So your recruiting team is hitting their goals, adding new sourcers, managers, and analysts, and has instituted a successful employee referral program. What next? Bersin by Deloitte set out to discover the most common denominators amongst mature talent acquisition teams, and released their findings in a comprehensive report available to their members. To save you a click, we broke down the key findings right here on the Teamable blog. Here's what they learned:
When I was your age, we had to walk 5 miles to a public library computer to access a /careers/ page. And all you got was a list with a search bar!
If you’ve been around the recruiting block a few times, you remember the days before company culture videos and organizational values made up the sheen of a modern careers page. And if you’re one of the eager young recruiting minds of tomorrow, it may surprise you to learn there was a time before there was so much as an “Apply Now” button. In this hopefully recurring segment, your Teamable pals are digging deep in the archives of the Internet Wayback Machine to dredge up the careers pages of yesteryear.
The recruiting team at Stripe was facing a dilemma: their once-robust employee referral program was losing steam. Fast-paced growth and expansion to multiple offices meant the tried and true methods of plying employees with cookies and manually combing through their networks no longer cut it. They need to figure out how to scale an employee referral program, and fast.
Katie Bishop and Lizz Hounshell from Stripe’s recruiting team enacted several strategies to get their referral pipelines back to fighting weight, and to hear the full story, we got them set up on a webinar to explain the nitty gritty. Here's the skinny.
There's been much hemming and hawing in the recruitment blogosphere about how exactly to structure referral bonuses. I'm sure you're all familar with the reasons it's so complicated-- how do you decide the amount? Do you offer the same prize for all roles, or pay a premium on hard to fill or in-demand positions? How long do you wait after the referral starts working to pay out? Do you pay the taxes on this bonus, or do employees get to find out that their $5k bonus looks a little more like $2800?
It turns out this line of questioning might be putting the cart before the hires, since a monetary bonus is often not the most appealing incentive for employees. So rather than tumble down the rabbit hole of paying out employee referral bonuses, let’s take a step back and examine the circumstances under which employees are actually motivated to make referrals, and how you can pull those levers to build a referral culture at your company.
We don’t have to convince you of the reasons why you should focus on building an employee referral program, right? Just to refresh you on why employee referral programs are so effective, in a nutshell, they lead to faster hires who perform better and stick around longer. If you’d like more specific facts and figures, you can check out some of the most compelling stats here.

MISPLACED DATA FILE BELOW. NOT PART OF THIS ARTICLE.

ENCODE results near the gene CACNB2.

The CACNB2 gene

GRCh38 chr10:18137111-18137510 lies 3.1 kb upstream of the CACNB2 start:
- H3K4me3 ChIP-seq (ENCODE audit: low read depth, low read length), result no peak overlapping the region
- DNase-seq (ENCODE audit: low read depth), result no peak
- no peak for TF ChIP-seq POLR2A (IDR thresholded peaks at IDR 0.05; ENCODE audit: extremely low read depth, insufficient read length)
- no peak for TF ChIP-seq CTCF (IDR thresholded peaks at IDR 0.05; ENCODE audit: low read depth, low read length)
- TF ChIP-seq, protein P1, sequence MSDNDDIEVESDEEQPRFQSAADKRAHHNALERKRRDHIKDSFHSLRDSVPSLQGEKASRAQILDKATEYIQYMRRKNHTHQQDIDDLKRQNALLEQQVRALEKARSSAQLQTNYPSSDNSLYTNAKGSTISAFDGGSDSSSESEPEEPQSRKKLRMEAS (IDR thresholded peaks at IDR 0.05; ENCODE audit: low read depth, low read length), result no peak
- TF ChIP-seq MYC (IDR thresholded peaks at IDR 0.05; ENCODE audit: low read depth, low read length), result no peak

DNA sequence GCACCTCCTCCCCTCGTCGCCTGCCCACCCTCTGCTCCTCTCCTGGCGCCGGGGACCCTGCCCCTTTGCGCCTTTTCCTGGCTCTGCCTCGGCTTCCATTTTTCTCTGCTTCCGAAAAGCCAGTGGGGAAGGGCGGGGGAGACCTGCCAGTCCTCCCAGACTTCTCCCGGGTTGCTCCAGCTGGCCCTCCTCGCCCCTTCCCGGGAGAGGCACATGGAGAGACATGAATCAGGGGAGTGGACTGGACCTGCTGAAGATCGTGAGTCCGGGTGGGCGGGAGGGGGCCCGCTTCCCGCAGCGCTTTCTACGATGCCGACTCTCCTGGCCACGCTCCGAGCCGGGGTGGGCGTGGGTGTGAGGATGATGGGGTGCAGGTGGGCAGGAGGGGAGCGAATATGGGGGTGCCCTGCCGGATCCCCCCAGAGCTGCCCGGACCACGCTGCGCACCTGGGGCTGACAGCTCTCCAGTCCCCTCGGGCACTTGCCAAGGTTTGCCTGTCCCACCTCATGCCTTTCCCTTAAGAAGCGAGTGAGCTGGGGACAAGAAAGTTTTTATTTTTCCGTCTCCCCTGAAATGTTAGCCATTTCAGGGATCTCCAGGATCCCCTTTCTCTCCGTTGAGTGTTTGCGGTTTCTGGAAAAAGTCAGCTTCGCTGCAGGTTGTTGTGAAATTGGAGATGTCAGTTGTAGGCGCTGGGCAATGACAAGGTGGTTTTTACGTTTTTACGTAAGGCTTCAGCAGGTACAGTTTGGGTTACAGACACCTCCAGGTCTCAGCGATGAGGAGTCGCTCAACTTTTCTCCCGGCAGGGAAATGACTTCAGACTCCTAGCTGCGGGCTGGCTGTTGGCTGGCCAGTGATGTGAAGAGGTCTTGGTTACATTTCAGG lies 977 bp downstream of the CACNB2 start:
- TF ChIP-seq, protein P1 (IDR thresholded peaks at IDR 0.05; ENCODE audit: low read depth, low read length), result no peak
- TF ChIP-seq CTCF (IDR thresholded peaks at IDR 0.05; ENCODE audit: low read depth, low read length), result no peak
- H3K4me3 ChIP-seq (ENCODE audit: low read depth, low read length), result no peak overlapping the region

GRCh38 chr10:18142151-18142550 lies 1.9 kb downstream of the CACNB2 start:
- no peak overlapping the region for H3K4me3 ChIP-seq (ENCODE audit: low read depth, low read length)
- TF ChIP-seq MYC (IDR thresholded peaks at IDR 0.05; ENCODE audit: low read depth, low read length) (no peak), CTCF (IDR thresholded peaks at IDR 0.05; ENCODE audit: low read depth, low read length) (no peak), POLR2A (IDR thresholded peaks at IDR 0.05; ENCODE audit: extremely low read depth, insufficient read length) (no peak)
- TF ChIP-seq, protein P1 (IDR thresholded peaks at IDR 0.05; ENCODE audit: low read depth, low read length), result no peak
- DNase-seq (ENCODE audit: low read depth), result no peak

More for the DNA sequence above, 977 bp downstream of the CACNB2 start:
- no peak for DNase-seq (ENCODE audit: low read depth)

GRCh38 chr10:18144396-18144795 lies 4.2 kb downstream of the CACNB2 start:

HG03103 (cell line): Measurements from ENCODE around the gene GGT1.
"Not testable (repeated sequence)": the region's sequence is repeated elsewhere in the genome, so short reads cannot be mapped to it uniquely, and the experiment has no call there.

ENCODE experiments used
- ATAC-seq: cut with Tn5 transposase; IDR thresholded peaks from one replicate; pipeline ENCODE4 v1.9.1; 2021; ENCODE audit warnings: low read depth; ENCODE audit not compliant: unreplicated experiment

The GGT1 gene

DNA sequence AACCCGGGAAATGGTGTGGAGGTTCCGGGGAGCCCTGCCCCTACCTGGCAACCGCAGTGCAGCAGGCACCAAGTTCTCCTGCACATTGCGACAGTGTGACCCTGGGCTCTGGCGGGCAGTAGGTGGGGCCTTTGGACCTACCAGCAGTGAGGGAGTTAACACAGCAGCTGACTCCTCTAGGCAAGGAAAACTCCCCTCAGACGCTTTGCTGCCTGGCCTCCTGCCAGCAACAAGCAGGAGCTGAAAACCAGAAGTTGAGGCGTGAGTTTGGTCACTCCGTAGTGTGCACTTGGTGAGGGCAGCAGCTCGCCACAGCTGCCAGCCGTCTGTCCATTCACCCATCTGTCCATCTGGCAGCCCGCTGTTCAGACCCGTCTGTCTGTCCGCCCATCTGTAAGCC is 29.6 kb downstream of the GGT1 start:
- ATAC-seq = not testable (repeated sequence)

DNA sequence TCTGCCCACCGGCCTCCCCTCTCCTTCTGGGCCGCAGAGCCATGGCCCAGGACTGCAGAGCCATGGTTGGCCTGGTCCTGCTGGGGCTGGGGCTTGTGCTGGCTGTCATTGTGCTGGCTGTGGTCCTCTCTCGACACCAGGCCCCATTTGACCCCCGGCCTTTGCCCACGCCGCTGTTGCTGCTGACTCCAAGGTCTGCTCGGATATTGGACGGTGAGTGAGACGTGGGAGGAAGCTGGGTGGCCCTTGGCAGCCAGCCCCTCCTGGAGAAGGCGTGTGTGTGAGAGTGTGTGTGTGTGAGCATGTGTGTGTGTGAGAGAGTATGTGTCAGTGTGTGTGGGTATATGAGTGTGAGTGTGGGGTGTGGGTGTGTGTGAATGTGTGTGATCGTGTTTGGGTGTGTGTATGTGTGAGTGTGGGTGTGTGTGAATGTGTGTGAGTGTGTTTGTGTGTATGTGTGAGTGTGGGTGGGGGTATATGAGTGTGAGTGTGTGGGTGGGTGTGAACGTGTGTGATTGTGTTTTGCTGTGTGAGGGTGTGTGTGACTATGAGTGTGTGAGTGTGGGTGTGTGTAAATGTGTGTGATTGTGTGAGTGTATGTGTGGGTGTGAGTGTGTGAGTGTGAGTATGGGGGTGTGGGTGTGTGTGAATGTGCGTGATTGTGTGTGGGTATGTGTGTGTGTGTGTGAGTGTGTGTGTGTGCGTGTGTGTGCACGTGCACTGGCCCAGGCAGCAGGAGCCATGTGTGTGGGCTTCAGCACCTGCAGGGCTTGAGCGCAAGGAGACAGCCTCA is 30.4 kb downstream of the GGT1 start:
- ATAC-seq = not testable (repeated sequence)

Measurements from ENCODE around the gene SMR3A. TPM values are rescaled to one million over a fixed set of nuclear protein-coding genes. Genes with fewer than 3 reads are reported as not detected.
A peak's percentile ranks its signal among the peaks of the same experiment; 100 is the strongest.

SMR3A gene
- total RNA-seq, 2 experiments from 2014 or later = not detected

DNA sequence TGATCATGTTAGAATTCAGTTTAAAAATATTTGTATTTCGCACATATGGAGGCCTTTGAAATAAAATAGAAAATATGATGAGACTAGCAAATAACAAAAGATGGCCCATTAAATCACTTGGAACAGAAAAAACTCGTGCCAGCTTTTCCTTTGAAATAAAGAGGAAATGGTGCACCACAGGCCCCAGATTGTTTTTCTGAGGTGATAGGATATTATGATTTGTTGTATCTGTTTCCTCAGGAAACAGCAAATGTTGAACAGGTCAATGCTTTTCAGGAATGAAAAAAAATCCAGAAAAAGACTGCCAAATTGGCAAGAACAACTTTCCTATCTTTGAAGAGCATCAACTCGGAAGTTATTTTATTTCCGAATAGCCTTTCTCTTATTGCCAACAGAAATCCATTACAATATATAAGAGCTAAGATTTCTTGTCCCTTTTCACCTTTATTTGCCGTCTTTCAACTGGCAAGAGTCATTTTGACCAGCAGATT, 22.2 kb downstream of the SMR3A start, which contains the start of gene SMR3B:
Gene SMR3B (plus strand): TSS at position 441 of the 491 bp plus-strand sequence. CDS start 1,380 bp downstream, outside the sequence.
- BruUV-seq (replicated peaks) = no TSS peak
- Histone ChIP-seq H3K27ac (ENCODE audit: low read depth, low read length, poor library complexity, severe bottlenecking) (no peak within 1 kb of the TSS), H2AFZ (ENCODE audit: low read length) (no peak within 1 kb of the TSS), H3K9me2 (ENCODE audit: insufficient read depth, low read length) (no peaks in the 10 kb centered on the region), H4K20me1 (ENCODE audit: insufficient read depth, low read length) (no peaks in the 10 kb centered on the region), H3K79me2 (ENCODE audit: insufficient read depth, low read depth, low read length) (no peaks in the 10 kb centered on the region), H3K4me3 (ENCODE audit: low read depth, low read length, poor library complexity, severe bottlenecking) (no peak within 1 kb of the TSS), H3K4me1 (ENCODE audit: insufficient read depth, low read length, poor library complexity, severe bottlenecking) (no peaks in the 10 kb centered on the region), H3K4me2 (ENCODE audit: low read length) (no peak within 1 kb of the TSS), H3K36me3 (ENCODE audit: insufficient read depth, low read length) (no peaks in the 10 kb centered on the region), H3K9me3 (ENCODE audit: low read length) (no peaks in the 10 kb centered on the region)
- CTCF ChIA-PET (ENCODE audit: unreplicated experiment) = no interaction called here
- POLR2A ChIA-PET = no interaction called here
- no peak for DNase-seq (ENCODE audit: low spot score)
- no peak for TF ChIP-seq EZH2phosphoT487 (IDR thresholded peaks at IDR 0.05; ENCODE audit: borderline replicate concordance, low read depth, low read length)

Let’s say that you’ve seen the numbers and you’re already bought into the idea of launching an employee referral program. What comes next? How should you treat referred candidates—and the employees who referred them—during the interview process? Remember that your referral program rests on one important factor: employee participation. Let’s explore a few best practices to help you keep employees and the people they refer happy (even if they don’t end up getting the job).
So you’ve just landed a role leading a talent team—congratulations! Depending on the size and structure of your organization, your title might be Vice President, Director, or Head of Talent, but for most of these roles the expectations are the same: You’re responsible for the systems of hiring, rewarding, managing, and developing the people within your company.
How should you approach your first 90 days on the job? CTPartners recommend that, “the first 90 days on the job is a critical time period for gathering information, making first impressions, and setting a tone that will best facilitate a strong human resources leadership tenure.”
Let’s investigate what that might look like in practice.
Let’s say that you’ve been inspired by a story like the one from Aubrey Blanche at Atlassian (Aubrey boosted the number of female technical hires by 80%—you can learn how she did that here). You’ve decided that building a diverse team is a priority at your organization. You’ve revamped your pipeline and recruiting strategies to bring in candidates from a broader range of backgrounds. So what comes next?
Pop quiz: Does your company value financial performance, innovation, and tapping into new markets? Here’s a hint: The answer should be yes for at least one of these points,if not all of them! And if that’s the case, you’ll want to think about how you can actively promote diversity and inclusion, since more diverse companies have been shown to outperform less diverse peers on all those dimensions (and more—check out some of the most impressive statistics on diversity and inclusion here).
Here’s one of the paradoxes of the modern working world: Not everyone is naturally skilled at conducting interviews, yet pretty much everyone is called upon to interview candidates. It’s a funny contradiction—we wouldn’t ask a salesperson to go into a meeting with a prospect with no advance preparation, yet we ask our engineers, marketers, and customer success people to do the equivalent every time we send them into an interview with no plan.